Beneficial microorganisms isolated from vegetable compost


M. Stella and M. Sashikala

Microorganisms that attributed beneficial traits for agriculture use were identified from four piles of vegetable compost and rice husk subjected to different composting methods. A total of 172 bacterial isolates and 25 fungal isolates were isolated from the composts. Out of 125 isolates, seven exhibited multiple beneficial traits including nitrogen fixation, phosphorus solubilisation, potassium solubilisation, silicate solubilisation, siderophore production, chitinase production, indole acetic acid production. The isolates were identified as Serratia marcescens, Bacillus subtilis (two isolates), Klebsiella sp., Pseudomonas aeruginosa, Acinetobacter baumanii and Bacillus licheniformis. A total of six beneficial bacteria were isolated from aerated compost and only one was isolated from non-aerated compost. There were no differences in the number of beneficial bacterial isolation from compost piles that used ground and non-ground rice husk as raw material. Aerated compost piles contained higher microbial population compared to the non-aerated compost piles.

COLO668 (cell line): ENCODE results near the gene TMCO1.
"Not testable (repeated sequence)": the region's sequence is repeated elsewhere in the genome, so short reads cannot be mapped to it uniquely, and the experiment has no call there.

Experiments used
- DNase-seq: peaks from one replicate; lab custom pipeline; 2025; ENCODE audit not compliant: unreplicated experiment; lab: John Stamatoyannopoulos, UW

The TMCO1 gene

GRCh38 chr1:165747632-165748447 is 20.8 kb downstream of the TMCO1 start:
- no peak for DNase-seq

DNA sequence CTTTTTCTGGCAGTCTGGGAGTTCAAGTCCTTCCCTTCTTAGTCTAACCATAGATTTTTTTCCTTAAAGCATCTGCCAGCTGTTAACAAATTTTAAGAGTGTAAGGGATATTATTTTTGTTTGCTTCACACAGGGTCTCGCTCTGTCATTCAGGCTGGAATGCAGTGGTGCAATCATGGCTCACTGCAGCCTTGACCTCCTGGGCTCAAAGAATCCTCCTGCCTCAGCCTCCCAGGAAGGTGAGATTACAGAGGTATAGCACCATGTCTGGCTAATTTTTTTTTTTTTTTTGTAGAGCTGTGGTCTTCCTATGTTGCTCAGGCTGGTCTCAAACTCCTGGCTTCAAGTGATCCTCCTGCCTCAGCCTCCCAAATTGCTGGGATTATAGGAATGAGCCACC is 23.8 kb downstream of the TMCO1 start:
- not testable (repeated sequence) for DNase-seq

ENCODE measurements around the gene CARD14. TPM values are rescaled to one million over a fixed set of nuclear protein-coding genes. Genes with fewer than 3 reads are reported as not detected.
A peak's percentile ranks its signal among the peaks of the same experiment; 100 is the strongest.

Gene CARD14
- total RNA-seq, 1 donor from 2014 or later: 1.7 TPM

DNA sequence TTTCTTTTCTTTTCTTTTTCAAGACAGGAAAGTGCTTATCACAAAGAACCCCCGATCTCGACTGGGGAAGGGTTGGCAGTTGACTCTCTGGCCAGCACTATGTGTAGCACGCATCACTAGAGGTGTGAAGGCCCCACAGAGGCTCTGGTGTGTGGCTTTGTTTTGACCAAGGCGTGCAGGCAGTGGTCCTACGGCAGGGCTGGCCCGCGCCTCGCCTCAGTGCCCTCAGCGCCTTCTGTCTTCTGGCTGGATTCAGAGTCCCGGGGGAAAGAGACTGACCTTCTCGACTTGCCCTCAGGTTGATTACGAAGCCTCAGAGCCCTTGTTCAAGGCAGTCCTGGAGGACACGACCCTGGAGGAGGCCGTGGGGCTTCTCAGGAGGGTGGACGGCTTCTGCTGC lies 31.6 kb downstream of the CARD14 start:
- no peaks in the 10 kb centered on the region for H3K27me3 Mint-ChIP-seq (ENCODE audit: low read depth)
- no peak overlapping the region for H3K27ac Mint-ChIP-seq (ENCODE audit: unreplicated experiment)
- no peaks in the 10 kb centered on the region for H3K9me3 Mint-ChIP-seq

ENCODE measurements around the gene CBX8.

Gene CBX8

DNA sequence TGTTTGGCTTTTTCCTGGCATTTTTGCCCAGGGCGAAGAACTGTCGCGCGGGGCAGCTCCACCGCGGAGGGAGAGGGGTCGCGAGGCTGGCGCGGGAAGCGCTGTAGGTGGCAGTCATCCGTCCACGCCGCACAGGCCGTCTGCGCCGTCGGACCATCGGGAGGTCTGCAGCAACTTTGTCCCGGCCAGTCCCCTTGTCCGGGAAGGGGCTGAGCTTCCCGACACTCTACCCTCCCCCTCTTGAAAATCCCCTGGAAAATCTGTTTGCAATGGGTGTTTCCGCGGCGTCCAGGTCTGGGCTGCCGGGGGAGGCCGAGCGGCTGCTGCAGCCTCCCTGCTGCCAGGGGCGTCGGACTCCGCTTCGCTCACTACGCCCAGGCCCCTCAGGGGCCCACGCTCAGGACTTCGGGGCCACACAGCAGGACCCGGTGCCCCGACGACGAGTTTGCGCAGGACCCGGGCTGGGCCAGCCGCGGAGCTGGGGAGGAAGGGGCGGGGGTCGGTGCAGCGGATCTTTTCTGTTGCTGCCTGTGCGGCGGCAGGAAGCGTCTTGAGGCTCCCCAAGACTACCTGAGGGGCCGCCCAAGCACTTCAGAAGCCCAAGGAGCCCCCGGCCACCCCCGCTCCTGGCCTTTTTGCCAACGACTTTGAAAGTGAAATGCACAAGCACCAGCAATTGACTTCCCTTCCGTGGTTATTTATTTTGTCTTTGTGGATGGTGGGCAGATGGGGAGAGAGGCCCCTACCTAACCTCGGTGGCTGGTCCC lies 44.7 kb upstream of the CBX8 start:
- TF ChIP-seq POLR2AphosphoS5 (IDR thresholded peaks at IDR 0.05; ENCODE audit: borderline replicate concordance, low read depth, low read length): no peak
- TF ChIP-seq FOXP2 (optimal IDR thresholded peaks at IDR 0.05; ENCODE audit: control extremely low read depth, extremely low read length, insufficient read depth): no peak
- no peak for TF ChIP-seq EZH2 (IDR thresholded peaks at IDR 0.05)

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Journal of Tropical Agriculture and Food Science (JTAFS)
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